Trump administration officials' claim that they were too busy to weigh in on racist comments Tuesday made by one of their most famous supporters stood in sharp contrast with how this White House has responded to other news developments regarding race.

President Trump did finally find time a full day into the controversy, tweeting Wednesday:

When Roseanne Barr, the former star of the hit ABC show “Roseanne” made headlines Tuesday for a string of racist, sexist and Islamophobic tweets that led to the cancellation of her show, the backlash was severe — even from conservatives.

The White House initially chose not to weigh in on the story.

“He’s focused on North Korea,” White House press secretary Sarah Huckabee Sanders said on board Air Force One on Tuesday. “He’s focused on trade deals. He’s focused on rebuilding our military, the economy, and that’s what he’s spending his time on, not responding to other things.”

After being pressed again, Sanders said, “Again, the president spent his day focused with things going on this morning.”

“That’s not what the president is looking at,” she continued. “That’s not what he’s spending his time on, and we have a lot of bigger things going on in the country right now.”

This was a surprising response from a White House that had been quick to wade into — or even create — major story lines about race in the past. And it proved too irresistible for Trump to stay on the sidelines long.

This is the same president who found time to call Barr to congratulate her on the success of her television show and tweet about it, though even there were concerns about someone with Barr’s history of making racist remarks being given such an influential platform.

This is the same White House that called for the firing of ESPN columnist Jemele Hill after she tweeted that Trump was a white supremacist following Trump’s seeming reluctance to criticize the white supremacists responsible for a violent rally in Charlottesville.

“I think that’s one of the more outrageous comments that anyone could make and certainly something that I think is a fireable offense by ESPN,” Sanders said at the time.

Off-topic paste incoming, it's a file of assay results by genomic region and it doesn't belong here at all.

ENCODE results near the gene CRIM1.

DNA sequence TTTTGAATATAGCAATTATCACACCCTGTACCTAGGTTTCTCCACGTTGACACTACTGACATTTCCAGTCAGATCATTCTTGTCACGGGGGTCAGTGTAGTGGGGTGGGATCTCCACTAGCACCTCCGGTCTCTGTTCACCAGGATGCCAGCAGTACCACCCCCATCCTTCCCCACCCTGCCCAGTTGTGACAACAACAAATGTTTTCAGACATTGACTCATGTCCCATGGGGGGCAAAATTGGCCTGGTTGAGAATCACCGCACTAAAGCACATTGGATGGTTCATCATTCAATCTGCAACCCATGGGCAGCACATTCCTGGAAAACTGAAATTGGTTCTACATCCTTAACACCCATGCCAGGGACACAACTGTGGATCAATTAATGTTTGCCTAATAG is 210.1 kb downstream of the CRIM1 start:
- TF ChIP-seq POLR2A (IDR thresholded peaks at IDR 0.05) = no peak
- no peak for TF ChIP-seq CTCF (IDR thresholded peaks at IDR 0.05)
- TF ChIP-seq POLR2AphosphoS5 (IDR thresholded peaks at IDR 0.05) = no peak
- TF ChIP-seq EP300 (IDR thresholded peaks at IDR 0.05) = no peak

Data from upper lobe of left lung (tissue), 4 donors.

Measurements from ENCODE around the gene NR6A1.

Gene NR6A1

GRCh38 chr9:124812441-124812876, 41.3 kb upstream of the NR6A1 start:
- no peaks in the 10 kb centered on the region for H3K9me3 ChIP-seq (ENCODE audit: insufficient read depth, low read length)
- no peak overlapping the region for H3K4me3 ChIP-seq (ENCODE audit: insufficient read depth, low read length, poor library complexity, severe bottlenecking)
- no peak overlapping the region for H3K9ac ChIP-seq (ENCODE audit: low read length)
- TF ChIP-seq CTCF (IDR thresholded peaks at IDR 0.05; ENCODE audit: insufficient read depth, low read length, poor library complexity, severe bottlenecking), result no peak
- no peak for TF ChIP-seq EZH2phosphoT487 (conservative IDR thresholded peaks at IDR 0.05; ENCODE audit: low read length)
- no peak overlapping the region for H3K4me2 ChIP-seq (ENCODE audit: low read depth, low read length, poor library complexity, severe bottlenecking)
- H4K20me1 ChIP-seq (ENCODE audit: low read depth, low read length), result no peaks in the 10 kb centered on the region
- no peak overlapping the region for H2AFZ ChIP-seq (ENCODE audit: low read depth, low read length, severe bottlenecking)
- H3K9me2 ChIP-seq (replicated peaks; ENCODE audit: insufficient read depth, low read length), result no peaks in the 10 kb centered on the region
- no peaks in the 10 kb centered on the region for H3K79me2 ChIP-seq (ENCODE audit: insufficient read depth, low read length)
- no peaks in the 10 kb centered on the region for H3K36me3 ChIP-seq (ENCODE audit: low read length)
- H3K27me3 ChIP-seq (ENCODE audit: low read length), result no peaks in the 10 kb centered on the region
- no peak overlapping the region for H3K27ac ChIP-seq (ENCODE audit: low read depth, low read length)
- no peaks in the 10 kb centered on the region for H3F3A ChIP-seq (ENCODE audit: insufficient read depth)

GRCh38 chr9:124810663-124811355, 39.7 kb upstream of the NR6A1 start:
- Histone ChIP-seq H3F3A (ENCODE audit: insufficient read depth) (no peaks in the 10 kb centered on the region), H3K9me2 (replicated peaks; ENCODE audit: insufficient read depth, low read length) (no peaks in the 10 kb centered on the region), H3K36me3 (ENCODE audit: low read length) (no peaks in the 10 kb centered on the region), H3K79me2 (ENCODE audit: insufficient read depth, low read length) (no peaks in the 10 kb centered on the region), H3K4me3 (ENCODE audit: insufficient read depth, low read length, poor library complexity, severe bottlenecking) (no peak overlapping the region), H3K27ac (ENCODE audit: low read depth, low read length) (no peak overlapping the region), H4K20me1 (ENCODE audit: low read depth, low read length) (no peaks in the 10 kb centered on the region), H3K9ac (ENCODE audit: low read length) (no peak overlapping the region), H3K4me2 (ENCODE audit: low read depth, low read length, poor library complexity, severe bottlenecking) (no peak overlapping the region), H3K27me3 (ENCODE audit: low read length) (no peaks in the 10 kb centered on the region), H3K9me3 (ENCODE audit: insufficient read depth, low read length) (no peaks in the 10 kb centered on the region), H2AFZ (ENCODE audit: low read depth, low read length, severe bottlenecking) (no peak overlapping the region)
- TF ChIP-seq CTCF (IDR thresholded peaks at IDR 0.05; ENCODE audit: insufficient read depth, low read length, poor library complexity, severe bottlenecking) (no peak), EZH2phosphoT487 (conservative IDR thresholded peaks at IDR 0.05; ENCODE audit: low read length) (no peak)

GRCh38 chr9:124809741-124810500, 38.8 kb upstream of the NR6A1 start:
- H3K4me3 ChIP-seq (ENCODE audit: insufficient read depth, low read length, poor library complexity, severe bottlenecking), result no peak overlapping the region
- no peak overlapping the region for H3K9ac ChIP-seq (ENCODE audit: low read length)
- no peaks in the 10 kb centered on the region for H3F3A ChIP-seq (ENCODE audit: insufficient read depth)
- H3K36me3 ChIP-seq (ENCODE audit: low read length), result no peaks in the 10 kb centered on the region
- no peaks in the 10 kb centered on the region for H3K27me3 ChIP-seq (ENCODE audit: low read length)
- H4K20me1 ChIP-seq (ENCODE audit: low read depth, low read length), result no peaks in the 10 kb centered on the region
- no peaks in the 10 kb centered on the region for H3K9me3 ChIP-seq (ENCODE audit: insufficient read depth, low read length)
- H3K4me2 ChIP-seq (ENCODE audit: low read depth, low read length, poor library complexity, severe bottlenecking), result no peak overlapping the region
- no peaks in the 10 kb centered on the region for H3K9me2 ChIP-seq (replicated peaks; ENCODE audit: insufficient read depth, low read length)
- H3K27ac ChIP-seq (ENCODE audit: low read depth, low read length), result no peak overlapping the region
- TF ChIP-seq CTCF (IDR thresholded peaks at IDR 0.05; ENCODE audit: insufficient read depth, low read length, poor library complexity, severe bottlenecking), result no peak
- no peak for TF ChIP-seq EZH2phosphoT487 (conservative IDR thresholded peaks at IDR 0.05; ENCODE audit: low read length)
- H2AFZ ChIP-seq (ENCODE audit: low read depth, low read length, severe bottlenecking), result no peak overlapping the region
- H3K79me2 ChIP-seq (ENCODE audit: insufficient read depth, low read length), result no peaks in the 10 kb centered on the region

This is the same president who found time to praise hip-hop artist Kanye West, send him a signed “Make America Great Again” hat and incorporate him into his speech at the National Rifle Association convention after the rapper tweeted his support for the president.

This is the same White House whose leader took to Twitter to dismiss hip-hop artist Shawn “Jay-Z” Carter’s argument that the success of the economy for black people is meaningless if it doesn’t come with respect for black people in that society and in communities abroad.

This is the same White House whose boss took time during a campaign rally in Alabama to call NFL players “sons of bitches” worthy of being fired for protesting against racial injustice during the national anthem.

This is the same White House whose leader had time to tweet support for conservative activist and frequent Black Lives Matter critic Tomi Lahren after Fox News reported that she had water thrown on her forearm at a restaurant.

The Trump administration has proved that it doesn’t mind weighing in on racial matters when it is to attack political opponents or affirm those praising the president. But when it comes to racist comments and ideas from those supportive of the administration, there is no time — until, it seems, there is a Trump-centric angle.

On Wednesday, Trump entered the conversation not by condemning it, but by making it about himself.